Research Shows That A Lack Of Regulation For Tattoo Ink Poses Health Risks

Posted by Mahnoor Nadir in News On 22nd July 2021
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This Western University researcher found that the lack of legislation and regulation around tattoo ink can have severe health related repercussions.

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This Western University professor in London, Ont found as part of her research that there is a need for stronger legislation around the standardization of tattoo ink in Canada.

The study which was jointly conducted in Sweden analysed 73 samples of ink that they had collected from retailers and suppliers.

Most of the inks that they procured were formulated in the USA.

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93% of the inks procured were in violation of the standardization procedures that were in place by European regulation authorities and failed to include crucial information on their labels. This includes batch number, sterility, expiry information, manufacturer and contact info.

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Hedberg, the research lead also found that 20 of the 73 inks procured shared the same list of ingredients despite being obviously different in make and colour.

The inks were studied for their composition and compared to information that was present on the label.

Hedberg said, “Fifty per cent of all the tattoo inks we analyzed were declaring at least one pigment wrong,"

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"They more often didn't write the pigment in the ingredients list that was actually discussed to be banned in Europe, or that was already prohibited, so they omitted that on the ingredient list, but they still had it in. And it was much more seldom the other way around where you actually had a pigment written there that was prohibited, but it was not in the ink."

These missing details and lack of consistency in labeling could pose significant risks to consumers.

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Skin conditions such as eczema can even be triggered up to 10 years later in certain inks. Red ink is a particular culprit, the effects of which may remain even after the ink has been removed through laser treatment.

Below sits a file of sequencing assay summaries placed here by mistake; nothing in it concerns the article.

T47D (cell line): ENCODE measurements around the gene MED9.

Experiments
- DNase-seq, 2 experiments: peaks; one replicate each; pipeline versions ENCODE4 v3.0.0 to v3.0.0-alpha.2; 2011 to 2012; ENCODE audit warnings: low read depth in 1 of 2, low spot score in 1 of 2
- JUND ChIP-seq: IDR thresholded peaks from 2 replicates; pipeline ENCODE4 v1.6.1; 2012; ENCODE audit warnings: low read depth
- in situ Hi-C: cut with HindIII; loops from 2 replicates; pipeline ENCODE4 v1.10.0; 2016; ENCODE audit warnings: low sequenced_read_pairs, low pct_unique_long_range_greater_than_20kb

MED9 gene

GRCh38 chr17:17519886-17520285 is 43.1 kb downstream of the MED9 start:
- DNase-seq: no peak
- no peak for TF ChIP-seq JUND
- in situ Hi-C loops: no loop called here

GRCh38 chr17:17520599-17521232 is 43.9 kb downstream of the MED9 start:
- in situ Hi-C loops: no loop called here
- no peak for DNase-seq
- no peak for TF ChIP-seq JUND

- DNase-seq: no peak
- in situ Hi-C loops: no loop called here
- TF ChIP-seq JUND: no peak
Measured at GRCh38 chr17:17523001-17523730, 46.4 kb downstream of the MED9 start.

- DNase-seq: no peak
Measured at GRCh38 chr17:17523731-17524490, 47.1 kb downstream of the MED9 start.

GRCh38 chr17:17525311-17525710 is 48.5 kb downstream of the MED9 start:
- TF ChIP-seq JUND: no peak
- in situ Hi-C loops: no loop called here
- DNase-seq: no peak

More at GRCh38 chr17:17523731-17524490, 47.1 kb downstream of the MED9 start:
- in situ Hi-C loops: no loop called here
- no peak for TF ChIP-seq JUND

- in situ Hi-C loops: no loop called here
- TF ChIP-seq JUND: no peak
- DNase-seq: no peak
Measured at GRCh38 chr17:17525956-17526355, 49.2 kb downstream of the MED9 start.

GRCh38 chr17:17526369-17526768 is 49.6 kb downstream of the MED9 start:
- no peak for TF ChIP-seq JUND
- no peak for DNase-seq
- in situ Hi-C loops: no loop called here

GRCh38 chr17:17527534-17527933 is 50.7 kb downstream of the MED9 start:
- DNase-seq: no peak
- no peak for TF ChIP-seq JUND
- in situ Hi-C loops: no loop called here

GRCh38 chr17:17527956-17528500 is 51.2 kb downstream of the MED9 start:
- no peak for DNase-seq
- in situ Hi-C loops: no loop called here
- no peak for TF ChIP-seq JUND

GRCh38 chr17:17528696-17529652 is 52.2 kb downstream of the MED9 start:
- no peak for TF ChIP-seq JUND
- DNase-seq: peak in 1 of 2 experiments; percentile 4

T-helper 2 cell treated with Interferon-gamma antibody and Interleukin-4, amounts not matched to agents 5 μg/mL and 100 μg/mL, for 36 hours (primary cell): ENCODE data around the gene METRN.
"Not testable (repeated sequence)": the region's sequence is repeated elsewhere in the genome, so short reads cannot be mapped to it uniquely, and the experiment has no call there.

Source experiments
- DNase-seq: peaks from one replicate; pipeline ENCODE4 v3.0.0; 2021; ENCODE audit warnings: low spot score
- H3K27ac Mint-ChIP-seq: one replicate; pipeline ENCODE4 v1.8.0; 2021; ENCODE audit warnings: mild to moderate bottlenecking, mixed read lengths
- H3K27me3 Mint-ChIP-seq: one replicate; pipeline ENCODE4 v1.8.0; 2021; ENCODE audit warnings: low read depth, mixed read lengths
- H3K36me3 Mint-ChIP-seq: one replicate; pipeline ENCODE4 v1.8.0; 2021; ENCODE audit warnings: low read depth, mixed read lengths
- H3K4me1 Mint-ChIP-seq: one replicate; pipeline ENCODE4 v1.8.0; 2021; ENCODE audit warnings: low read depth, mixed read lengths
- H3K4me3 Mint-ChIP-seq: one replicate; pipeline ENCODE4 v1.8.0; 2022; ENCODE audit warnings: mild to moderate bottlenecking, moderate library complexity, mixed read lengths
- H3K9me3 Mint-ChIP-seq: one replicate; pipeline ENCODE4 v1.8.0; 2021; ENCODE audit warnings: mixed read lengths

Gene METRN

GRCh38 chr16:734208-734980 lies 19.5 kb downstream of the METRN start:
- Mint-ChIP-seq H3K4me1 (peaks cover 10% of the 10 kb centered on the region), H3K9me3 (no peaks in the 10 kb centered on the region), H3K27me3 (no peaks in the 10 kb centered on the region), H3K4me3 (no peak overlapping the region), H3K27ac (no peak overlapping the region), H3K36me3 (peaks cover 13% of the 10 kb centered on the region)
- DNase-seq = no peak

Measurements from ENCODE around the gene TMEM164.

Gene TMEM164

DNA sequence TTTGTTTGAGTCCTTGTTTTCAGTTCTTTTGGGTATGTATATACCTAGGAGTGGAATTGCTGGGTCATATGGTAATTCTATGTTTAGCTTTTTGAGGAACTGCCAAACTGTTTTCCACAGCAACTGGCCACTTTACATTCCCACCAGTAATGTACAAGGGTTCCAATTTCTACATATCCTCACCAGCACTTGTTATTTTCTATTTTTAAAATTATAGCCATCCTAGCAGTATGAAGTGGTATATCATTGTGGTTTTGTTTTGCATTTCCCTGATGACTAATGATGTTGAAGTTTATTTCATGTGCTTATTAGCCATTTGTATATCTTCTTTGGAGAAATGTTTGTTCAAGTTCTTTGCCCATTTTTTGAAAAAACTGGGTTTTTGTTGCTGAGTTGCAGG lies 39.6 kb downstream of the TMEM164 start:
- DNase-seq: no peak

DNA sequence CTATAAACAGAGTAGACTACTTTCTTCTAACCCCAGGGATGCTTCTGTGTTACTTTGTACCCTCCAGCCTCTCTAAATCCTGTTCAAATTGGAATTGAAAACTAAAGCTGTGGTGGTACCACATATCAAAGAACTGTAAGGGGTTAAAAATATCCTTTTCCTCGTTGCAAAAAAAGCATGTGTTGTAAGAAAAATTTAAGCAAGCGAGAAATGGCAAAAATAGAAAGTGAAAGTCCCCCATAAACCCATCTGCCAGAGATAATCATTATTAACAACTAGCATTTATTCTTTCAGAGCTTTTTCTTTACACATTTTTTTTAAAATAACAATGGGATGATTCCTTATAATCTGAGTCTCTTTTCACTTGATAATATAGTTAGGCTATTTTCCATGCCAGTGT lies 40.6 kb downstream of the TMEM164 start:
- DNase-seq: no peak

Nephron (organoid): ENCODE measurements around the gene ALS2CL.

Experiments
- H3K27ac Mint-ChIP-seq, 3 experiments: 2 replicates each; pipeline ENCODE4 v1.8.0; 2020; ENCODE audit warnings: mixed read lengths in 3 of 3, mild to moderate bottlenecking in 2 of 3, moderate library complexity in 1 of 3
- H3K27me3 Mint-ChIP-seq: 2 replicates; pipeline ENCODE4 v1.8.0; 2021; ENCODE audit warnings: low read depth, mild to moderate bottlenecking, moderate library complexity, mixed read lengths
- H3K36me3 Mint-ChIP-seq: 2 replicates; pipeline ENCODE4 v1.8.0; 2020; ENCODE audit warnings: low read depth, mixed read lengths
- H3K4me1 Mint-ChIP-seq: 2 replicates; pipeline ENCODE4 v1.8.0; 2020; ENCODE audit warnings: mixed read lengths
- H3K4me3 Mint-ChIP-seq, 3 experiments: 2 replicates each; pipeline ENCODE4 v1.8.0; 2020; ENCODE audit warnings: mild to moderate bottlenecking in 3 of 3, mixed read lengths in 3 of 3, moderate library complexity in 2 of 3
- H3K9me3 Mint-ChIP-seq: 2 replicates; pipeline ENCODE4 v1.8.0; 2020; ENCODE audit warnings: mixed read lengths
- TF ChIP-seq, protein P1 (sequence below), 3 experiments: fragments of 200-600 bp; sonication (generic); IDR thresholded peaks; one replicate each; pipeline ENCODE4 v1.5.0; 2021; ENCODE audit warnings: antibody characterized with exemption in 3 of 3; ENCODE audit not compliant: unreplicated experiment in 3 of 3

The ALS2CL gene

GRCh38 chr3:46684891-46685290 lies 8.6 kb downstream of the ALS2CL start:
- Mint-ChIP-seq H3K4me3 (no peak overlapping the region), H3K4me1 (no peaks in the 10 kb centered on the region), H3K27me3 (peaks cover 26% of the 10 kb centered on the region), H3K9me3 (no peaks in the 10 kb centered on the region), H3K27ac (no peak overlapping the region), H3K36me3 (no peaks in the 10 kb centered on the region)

Experts recommend sticking with name brand inks at the moment until standardization kicks into place.

Michel Ginscbrook of the Tattoo & Piercing School of Canada says, "I like to stick to name-brand inks. An ink brand, Eternal, the ink that I use, is manufactured here in Canada, and it's a very, very good brand. It does have to be a water-based ink, not just because oil-based is illegal, but a lot of oil-based inks have chemicals in them that are carcinogenic. I would never use ink that would be possibly dangerous working on a client."

He also revealed that a lot of tattoo artists opt for cheaper ink, to keep their costs low at the detriment of their customers.

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Hedberg said that there’s no telling whether one may react to inks or not or what the long term effects of unregulated ink would be.

"They are changing the substances all the time, and you can't be sure that there are actually substances in there other than what is written,"

"That means you're never really safe even if you already have proven for yourself that you are not reacting to tattoos you already got. Just try to be careful."

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